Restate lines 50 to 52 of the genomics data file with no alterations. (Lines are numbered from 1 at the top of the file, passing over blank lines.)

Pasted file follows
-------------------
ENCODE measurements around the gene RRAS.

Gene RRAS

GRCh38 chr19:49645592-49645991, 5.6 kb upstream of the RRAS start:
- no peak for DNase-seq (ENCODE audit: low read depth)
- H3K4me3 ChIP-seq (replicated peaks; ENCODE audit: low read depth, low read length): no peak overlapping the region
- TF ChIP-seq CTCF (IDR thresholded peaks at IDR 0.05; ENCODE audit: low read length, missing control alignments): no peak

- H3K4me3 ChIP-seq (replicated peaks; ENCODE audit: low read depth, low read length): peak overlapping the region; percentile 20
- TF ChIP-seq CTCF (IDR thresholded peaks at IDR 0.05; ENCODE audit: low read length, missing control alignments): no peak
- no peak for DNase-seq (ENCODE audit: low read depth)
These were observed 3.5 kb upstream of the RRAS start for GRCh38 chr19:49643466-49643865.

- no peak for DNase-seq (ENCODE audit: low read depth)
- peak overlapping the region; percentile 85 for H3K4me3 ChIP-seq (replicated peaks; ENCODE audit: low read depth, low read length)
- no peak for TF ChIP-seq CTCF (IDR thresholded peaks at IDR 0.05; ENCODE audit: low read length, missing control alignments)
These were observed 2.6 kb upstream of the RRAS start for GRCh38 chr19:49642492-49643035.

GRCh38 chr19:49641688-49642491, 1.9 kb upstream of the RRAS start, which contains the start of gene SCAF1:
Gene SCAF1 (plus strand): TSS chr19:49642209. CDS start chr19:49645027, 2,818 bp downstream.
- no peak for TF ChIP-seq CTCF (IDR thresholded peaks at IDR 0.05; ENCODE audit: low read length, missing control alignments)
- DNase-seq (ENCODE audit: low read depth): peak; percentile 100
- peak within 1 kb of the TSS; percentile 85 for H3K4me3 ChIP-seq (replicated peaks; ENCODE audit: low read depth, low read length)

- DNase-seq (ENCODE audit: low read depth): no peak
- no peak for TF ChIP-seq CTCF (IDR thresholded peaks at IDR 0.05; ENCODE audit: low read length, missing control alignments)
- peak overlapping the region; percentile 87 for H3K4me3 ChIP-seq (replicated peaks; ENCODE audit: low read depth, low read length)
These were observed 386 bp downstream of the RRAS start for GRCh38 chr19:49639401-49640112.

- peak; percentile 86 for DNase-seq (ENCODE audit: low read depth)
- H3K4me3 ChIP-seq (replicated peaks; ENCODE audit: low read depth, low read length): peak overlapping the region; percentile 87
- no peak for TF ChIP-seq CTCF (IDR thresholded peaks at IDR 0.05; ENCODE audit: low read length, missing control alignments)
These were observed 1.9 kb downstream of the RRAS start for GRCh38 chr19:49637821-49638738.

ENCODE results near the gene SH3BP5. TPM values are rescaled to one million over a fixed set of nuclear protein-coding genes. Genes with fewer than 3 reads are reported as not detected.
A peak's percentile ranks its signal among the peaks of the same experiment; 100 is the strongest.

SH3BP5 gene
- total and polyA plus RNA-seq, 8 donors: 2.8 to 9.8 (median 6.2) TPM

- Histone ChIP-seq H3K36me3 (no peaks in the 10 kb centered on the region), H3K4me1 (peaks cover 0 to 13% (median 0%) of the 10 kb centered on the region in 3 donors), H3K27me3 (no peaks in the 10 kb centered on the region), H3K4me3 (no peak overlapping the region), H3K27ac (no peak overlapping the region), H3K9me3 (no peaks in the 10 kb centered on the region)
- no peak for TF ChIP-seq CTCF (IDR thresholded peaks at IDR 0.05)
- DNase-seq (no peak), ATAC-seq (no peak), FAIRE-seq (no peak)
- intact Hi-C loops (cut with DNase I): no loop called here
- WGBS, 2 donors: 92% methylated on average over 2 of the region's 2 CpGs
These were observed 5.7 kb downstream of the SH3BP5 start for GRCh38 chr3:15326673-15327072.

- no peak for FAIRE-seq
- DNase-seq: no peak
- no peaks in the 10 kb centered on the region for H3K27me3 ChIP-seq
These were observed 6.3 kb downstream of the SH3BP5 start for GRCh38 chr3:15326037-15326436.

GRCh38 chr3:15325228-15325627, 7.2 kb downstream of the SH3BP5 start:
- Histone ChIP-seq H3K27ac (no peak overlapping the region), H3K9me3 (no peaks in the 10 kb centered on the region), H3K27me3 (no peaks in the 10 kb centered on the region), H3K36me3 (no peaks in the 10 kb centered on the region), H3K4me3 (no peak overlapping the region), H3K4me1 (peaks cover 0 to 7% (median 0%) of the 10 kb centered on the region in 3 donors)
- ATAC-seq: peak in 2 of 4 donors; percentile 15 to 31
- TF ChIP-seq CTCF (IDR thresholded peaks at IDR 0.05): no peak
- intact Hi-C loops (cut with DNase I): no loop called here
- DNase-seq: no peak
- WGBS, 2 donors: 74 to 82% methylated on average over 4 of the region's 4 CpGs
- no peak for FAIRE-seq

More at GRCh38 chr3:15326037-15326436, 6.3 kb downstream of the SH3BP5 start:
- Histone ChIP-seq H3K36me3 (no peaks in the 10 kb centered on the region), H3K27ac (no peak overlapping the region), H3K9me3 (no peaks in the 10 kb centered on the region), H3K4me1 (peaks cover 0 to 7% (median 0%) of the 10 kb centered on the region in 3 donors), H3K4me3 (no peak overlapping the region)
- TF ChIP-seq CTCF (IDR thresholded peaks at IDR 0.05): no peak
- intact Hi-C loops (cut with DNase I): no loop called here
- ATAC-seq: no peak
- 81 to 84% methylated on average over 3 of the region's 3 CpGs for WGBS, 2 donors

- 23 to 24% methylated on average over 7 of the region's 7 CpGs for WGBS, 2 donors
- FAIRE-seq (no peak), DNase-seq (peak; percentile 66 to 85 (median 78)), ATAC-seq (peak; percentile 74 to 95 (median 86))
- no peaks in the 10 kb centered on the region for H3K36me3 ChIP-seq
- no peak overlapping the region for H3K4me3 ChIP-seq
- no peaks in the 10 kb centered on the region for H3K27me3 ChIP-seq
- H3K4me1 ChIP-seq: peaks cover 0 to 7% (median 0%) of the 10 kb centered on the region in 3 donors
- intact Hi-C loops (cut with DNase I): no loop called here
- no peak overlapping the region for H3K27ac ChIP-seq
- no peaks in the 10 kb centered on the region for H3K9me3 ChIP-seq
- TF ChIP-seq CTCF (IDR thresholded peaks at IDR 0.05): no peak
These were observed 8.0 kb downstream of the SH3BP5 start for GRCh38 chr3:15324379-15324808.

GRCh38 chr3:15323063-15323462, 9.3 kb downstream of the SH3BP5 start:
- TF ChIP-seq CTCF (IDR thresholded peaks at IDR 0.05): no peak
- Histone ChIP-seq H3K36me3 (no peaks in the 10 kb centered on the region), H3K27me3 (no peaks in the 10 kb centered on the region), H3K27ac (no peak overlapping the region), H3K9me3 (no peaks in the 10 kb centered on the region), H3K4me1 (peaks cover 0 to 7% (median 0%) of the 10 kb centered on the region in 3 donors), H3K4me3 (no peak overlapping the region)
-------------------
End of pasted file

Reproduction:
More at GRCh38 chr3:15326037-15326436, 6.3 kb downstream of the SH3BP5 start:
- Histone ChIP-seq H3K36me3 (no peaks in the 10 kb centered on the region), H3K27ac (no peak overlapping the region), H3K9me3 (no peaks in the 10 kb centered on the region), H3K4me1 (peaks cover 0 to 7% (median 0%) of the 10 kb centered on the region in 3 donors), H3K4me3 (no peak overlapping the region)
- TF ChIP-seq CTCF (IDR thresholded peaks at IDR 0.05): no peak